European stocks dived 4.5% as they reopened and commodity markets also saw more heavy selling as the global death toll from the virus passed 14,000.

Investors tried to take cover in ultra-safe government bonds and in the Japanese yen in currency markets but with so much uncertainty about when any semblance of normality might return there were few places to really hide.

“Further deterioration in the COVID-19 outbreak is severely damaging the global economy,” Morgan Stanley analysts warned on Monday. “We expect global growth to dip close to GFC (global financial crisis) lows, and U.S. growth to a 74-year low in 2020.”

Goldman Sachs sent a similar warning and in a taste of the pain to come, E-Mini futures for the S&P 500 dived 3.5% [.N] and MSCI’s main world stocks index was down 1.6% and almost at 4-year lows.

UBS Australian head of equities distribution George Kanaan said global financial markets were gripped by fear, which seemed unlikely to ease any time soon, despite the co-ordinated efforts of governments and central banks around the world.

“I have been in the financial markets for 27 years and I have never seen anything like this,” he told Reuters by telephone from Sydney.

“This is unprecedented in terms of fears and there are two elements driving that.

“First is that this involves masses of people. In the GFC, that was an event that occurred in the investment banks around the world, it didn’t involve people on the street. The second is that social media is helping to drive this fear and panic.”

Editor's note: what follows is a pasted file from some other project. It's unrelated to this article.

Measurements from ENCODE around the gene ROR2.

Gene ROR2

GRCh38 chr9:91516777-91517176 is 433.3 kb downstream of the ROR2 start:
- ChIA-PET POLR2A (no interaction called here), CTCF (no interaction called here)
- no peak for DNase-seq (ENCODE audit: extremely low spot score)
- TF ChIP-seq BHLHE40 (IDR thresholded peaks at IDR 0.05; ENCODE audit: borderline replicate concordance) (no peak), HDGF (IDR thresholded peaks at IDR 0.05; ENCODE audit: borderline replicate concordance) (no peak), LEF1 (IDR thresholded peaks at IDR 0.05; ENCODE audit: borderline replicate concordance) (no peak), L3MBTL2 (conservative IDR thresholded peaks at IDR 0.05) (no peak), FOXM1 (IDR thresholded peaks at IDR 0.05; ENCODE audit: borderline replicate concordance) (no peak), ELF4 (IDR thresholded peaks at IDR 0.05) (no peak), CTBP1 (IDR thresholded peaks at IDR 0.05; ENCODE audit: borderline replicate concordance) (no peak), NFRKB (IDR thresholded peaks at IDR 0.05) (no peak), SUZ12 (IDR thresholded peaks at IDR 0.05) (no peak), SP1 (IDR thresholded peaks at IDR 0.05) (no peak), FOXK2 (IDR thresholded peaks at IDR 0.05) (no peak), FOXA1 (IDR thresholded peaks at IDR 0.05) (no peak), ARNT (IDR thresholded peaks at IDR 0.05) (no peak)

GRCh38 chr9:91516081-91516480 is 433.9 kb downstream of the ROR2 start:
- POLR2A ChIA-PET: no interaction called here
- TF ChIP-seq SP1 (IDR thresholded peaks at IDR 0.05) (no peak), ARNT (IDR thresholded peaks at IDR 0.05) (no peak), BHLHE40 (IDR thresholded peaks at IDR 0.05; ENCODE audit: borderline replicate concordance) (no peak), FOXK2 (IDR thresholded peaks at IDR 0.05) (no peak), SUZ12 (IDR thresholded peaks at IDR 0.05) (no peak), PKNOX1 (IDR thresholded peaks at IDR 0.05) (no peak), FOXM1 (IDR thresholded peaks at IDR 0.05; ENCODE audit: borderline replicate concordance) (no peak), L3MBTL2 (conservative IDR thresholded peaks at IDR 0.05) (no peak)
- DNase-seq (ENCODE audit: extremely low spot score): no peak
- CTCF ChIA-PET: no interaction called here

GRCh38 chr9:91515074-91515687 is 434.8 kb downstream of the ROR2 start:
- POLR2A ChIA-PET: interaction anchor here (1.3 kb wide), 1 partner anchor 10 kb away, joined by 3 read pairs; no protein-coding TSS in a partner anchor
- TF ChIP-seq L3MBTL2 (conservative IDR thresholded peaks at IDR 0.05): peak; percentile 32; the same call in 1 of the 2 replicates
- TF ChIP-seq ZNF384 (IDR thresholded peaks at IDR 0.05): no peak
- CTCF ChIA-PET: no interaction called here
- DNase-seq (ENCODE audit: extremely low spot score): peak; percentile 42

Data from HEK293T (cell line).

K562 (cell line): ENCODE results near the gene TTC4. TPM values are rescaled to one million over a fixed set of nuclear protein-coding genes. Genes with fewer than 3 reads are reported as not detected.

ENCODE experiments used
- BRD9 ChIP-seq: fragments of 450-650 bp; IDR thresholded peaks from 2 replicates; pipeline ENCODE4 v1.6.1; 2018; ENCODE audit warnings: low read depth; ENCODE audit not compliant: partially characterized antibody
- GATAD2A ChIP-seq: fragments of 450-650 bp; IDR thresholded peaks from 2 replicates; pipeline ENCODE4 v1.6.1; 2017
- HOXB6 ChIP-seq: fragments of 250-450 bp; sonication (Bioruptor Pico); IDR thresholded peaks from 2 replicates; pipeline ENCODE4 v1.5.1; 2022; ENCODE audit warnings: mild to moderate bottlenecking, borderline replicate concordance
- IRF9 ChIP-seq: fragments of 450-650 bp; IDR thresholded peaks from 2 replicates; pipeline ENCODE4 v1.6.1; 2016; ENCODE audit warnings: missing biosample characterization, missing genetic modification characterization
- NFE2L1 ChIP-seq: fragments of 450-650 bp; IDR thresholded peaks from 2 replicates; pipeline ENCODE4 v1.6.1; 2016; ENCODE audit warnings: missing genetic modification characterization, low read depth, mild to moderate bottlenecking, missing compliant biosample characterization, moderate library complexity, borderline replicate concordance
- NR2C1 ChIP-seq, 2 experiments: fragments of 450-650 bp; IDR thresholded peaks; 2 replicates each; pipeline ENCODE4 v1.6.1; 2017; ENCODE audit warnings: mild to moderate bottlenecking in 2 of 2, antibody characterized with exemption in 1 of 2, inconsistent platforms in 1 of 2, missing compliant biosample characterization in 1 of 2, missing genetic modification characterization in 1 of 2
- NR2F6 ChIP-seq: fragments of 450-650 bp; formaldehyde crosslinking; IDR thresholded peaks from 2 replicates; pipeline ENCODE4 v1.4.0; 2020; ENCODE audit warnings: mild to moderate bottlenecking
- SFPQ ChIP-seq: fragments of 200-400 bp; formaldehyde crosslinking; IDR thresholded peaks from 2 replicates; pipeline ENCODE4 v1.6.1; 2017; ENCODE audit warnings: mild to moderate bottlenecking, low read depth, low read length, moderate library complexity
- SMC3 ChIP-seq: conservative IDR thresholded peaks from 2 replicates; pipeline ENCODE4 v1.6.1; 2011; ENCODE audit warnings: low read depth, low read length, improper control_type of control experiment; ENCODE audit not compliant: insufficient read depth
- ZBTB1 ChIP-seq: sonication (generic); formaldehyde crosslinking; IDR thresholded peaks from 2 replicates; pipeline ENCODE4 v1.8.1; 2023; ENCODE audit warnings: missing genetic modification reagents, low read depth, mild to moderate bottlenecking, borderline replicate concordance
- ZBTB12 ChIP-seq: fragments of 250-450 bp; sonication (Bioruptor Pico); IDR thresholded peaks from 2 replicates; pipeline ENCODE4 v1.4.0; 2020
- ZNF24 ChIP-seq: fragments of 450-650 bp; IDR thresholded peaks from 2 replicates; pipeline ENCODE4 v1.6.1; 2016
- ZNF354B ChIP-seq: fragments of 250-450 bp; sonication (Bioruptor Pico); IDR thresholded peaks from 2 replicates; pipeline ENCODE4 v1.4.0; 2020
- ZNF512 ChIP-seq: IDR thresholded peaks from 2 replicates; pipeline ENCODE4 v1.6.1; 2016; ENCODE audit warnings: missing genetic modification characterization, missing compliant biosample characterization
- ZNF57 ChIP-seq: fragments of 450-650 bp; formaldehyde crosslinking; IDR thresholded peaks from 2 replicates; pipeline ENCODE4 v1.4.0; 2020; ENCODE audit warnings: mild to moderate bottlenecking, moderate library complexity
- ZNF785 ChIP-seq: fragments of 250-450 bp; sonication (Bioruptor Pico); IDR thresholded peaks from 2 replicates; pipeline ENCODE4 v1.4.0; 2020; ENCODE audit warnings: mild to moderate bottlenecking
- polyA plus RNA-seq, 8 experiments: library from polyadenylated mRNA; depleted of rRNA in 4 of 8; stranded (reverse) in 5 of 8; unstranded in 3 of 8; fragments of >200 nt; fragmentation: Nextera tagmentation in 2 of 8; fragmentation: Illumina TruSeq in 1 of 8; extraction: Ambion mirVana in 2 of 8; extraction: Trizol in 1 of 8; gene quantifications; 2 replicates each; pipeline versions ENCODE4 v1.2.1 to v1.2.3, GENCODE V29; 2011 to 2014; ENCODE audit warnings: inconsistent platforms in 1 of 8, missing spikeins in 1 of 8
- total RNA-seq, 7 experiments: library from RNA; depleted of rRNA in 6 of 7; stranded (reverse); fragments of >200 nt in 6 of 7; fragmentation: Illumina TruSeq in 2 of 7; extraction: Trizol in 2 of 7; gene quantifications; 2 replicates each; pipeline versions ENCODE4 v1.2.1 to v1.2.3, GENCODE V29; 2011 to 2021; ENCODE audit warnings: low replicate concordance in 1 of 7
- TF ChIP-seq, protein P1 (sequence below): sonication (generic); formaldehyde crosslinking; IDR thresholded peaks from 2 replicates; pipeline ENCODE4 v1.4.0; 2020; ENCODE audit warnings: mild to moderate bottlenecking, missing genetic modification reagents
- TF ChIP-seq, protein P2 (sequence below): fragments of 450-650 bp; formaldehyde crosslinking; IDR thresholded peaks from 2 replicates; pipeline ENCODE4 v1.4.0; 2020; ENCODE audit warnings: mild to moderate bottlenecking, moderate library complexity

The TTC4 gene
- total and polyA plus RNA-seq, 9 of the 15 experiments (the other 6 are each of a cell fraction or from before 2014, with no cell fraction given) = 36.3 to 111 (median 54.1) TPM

In Asian trade, MSCI’s broadest index of Asia-Pacific shares outside Japan lost 5.4%, with New Zealand’s market shedding a record 10% at one point as the government closed all non-essential businesses.

Shanghai blue chips dropped 3.3%, though Japan’s Nikkei rose 2.0% aided by expectations of more aggressive asset buying by the Bank of Japan. In Australia, the S&P/ASX200 dropped 5.62% to take the index to a seven-year low.

Globally, analysts are dreading data on weekly U.S. jobless claims due on Thursday amid forecasts they could balloon by 750,000, and possibly by more than a million.

U.S. stocks have fallen more than 30% from their mid-February peak and even the safest areas of the bond market are experiencing liquidity stress as distressed funds are forced to sell good assets to cover positions gone bad.

In contrast to the response by authorities to the global health crisis, however, are calls from some on Wall Street to ease restrictions as soon as possible to give the economy room to recover.

“Extreme measures to flatten the virus ‘curve’ is sensible-for a time-to stretch out the strain on health infrastructure,” former Goldman Sachs Chief Executive Lloyd Blankfein tweeted.

“But crushing the economy, jobs and morale is also a health issue-and beyond. Within a very few weeks let those with a lower risk to the disease return to work.”

MOUNTING ECONOMIC TOLL

The mounting economic toll led to a major rally in sovereign bonds late last week, with efforts by central banks to restore liquidity in the market allowing for more two-way trade.

Yields on the benchmark U.S. 10-year note were down at 0.80%, having dived all the way to 0.84% on Friday from a top of 1.28%. European benchmarks like German Bunds were at around -0.36% down more than 20 bps from last week’s 10-month highs.

Calls were continuing for the euro zone’s 19 governments to issue the bloc’s first joint bonds to try to get the region through the economic crush of the virus lockdowns.

In New Zealand, the central bank announced its first outright purchase of government paper aiming to inject much-needed liquidity into the local market.